"The problem is that the interactions among nucleons lead to very complex states that contain contributions from all possible arrangements of the nucleons in the valence shells," Alhassid said. The number of possible arrangements grows exponentially with the number of nucleons. "If you have only a few nucleons in the valence shell, or if the nucleons do not interact with each other, it's relatively easy. But once you have interactions or larger numbers of nucleons, it becomes very difficult to solve the problem exactly, and many nuclear properties are sensitive to correlations among the nucleons and require an exact solution."

The level density is one such property. The level density is the number of possible excited states, or the number of ways nucleons can be arranged, for a given energy range, usually measured in millions of electron volts (MeV). At higher energies, nucleons have more ways to be arranged in the shells and hence many more excited states. Knowing the level density is important for understanding the rate of nuclear reactions. For example, the probability of a reaction known as neutron capture--adding a neutron to a nucleus--is proportional to the nucleus's level density. Neutron capture reactions are critical in the synthesis of elements heavier than iron.

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Alhassid, Y. 1999. Monte Carlo methods for the nuclear shell model: Recent applications. in Highlights of Modern Nuclear Structure: Proceedings of the 6th International Spring Seminar on Nuclear Physics, ed. A. Covello, 209–212. Singapore: World Scientific.

Alhassid, Y., S. Liu, and H. Nakada. 1999. Particle-number reprojection in the shell model Monte Carlo method: Application to nuclear level densities, Physical Review Letters 83: 4265.


To study the properties of heavy nuclei, Alhassid and colleagues at Caltech are using a Monte Carlo technique that allows the calculation of nuclear properties in the complete shell model space while avoiding the intractability of the direct methods. In general, Monte Carlo methods use statistical random sampling over a range of possibilities to achieve an approximate solution. In the Monte Carlo approach to the shell model, larger nuclei can be studied by replacing the complicated problem of interacting nucleons with many simple problems of non-interacting nucleons.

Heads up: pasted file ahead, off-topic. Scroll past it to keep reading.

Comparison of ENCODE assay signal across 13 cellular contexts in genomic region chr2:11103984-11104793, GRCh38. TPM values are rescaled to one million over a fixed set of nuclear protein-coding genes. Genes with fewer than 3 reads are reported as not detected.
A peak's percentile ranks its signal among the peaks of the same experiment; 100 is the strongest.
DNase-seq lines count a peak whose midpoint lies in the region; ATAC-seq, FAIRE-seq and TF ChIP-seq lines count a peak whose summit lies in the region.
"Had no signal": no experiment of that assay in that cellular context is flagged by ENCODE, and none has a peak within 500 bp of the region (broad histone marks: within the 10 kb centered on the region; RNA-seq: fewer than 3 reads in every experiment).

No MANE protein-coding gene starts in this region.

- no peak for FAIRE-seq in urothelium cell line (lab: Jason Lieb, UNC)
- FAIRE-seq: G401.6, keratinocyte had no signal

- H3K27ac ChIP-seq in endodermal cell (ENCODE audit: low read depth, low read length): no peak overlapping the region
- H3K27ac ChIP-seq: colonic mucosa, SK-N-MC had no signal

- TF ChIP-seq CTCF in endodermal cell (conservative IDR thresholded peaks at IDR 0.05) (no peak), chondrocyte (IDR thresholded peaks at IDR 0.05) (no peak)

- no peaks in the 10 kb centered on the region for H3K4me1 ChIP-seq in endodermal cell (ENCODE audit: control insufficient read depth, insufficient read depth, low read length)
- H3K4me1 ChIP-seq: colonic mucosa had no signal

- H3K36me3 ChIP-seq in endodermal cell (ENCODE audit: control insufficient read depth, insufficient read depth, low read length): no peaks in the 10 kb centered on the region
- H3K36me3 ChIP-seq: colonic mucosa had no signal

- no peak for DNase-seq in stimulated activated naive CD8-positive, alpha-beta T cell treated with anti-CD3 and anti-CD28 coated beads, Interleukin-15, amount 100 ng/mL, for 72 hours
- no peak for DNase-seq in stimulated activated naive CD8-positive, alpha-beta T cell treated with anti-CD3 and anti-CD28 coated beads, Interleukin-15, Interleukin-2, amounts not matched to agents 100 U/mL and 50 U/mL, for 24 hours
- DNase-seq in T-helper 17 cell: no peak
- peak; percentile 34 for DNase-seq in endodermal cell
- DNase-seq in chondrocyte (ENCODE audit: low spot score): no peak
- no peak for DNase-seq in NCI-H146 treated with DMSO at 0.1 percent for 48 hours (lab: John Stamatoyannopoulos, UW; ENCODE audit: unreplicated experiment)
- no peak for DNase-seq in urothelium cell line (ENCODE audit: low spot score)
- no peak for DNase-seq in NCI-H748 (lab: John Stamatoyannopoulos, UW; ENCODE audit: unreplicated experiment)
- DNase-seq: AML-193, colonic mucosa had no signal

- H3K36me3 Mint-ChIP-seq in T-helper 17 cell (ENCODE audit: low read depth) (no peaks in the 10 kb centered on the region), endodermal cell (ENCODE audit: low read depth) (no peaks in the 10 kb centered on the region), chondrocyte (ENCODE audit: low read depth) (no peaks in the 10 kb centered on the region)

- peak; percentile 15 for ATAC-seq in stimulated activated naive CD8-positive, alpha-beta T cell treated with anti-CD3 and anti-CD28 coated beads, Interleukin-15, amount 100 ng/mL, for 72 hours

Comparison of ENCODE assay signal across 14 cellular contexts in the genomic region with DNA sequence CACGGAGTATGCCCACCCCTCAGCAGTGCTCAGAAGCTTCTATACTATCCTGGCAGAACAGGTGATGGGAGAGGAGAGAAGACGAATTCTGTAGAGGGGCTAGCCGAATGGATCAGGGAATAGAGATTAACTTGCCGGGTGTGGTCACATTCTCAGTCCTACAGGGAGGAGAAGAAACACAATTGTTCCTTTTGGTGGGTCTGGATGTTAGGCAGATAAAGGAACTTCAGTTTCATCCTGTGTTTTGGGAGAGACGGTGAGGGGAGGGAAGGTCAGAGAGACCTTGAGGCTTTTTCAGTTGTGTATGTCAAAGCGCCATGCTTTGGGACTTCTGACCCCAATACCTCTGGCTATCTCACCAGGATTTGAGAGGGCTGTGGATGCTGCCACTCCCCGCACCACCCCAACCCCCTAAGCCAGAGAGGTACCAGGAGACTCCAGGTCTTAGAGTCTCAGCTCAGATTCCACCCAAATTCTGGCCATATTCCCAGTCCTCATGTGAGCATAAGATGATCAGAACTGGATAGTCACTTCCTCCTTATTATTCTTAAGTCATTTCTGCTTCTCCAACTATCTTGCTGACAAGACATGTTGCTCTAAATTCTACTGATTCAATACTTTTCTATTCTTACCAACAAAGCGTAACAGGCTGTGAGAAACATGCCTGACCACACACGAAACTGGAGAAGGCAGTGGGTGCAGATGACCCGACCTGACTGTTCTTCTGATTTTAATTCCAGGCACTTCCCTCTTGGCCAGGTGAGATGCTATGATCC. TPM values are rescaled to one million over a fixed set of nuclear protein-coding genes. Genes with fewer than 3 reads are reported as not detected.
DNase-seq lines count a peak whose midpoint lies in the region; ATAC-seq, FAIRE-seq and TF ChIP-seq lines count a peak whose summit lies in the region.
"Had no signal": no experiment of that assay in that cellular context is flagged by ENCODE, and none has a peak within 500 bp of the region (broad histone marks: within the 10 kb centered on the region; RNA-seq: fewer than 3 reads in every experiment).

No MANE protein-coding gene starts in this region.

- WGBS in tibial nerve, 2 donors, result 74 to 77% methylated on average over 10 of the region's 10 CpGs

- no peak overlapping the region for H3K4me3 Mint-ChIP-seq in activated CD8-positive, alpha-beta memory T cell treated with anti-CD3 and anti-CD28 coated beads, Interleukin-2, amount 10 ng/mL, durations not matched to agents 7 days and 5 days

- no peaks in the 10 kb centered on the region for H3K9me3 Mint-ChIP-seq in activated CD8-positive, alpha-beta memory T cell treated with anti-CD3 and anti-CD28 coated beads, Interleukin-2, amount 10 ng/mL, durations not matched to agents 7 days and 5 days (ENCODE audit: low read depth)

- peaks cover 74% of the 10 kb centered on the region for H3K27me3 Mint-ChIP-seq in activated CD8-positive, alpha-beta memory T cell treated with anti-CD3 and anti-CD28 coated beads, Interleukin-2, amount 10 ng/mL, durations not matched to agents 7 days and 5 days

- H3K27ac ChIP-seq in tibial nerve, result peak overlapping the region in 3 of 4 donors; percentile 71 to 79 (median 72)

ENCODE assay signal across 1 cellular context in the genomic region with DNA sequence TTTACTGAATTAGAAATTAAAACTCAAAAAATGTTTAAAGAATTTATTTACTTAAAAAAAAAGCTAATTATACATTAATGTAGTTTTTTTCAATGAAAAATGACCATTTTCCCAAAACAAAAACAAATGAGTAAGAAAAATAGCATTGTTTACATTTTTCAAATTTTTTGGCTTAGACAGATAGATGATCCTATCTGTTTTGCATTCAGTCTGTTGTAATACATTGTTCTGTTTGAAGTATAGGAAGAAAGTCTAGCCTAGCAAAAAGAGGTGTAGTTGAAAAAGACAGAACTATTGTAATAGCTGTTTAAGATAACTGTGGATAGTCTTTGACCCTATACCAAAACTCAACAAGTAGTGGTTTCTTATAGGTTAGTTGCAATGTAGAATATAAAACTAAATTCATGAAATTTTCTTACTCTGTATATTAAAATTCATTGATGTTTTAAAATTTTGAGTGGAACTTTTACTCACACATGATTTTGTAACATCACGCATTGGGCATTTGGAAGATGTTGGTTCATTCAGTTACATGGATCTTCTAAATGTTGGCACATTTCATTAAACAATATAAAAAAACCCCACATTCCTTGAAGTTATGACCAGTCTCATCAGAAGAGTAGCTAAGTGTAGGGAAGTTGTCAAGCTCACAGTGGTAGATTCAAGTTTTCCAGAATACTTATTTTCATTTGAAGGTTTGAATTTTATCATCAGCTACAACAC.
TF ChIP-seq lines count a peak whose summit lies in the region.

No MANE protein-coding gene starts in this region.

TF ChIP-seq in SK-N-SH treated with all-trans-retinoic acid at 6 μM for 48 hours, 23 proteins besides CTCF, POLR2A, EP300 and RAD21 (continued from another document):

"The price you pay, however, is having to solve the non-interacting shell problem many times," Alhassid said. "We have to do three or four thousand samples for a single nucleus at a given temperature. The time for each sample depends on the size of the nucleus. And normally we must repeat the calculation for many temperatures." These computations provide information on several nuclear properties, not just level density.

Before the method could be applied to perform realistic calculations, Alhassid and collaborators had to overcome a major obstacle known as the Monte Carlo "sign" problem. The sign of the contribution from different samples fluctuates between positive and negative, and the calculated property is the result of a delicate cancellation that cannot be reproduced with a finite number of samples. The sign problem appears in all realistic interactions in the nuclear shell model and becomes more acute at lower temperatures. Alhassid's solution estimates a physically meaningful value by mathematically defining interactions without a sign problem and extrapolating the correct interaction. For certain nuclear properties, equivalent interactions, free of the sign problem, can be substituted directly.

With the Monte Carlo method, an integration over many variables is performed by sampling non-interacting problems according to their relative weight. Each sample takes one to two minutes on NPACI's 144-processor IBM SP at SDSC, so a single nucleus in the iron region at a single temperature requires approximately 5,000 minutes. At higher temperatures a run takes less time. In about 1,500 node hours, Alhassid's group can study one nucleus.